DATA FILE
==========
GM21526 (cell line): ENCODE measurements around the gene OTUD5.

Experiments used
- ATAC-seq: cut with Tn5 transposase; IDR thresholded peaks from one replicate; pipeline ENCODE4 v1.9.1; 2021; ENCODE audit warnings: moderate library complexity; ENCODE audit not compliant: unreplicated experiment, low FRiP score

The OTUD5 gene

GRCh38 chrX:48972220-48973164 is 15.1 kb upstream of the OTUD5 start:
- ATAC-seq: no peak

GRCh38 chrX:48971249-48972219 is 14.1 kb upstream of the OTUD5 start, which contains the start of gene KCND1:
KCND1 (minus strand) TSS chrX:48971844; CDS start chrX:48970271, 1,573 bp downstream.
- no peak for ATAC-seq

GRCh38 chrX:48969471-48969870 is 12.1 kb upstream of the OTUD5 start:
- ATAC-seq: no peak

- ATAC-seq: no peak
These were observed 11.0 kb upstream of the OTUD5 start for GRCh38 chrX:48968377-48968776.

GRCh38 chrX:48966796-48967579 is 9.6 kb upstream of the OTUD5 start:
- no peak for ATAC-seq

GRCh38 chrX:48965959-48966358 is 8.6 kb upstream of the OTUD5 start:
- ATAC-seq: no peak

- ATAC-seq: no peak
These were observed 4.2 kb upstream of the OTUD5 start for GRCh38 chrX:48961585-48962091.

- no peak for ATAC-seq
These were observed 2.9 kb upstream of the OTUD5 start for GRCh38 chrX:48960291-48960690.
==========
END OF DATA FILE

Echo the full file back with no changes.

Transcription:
GM21526 (cell line): ENCODE measurements around the gene OTUD5.

Experiments used
- ATAC-seq: cut with Tn5 transposase; IDR thresholded peaks from one replicate; pipeline ENCODE4 v1.9.1; 2021; ENCODE audit warnings: moderate library complexity; ENCODE audit not compliant: unreplicated experiment, low FRiP score

The OTUD5 gene

GRCh38 chrX:48972220-48973164 is 15.1 kb upstream of the OTUD5 start:
- ATAC-seq: no peak

GRCh38 chrX:48971249-48972219 is 14.1 kb upstream of the OTUD5 start, which contains the start of gene KCND1:
KCND1 (minus strand) TSS chrX:48971844; CDS start chrX:48970271, 1,573 bp downstream.
- no peak for ATAC-seq

GRCh38 chrX:48969471-48969870 is 12.1 kb upstream of the OTUD5 start:
- ATAC-seq: no peak

- ATAC-seq: no peak
These were observed 11.0 kb upstream of the OTUD5 start for GRCh38 chrX:48968377-48968776.

GRCh38 chrX:48966796-48967579 is 9.6 kb upstream of the OTUD5 start:
- no peak for ATAC-seq

GRCh38 chrX:48965959-48966358 is 8.6 kb upstream of the OTUD5 start:
- ATAC-seq: no peak

- ATAC-seq: no peak
These were observed 4.2 kb upstream of the OTUD5 start for GRCh38 chrX:48961585-48962091.

- no peak for ATAC-seq
These were observed 2.9 kb upstream of the OTUD5 start for GRCh38 chrX:48960291-48960690.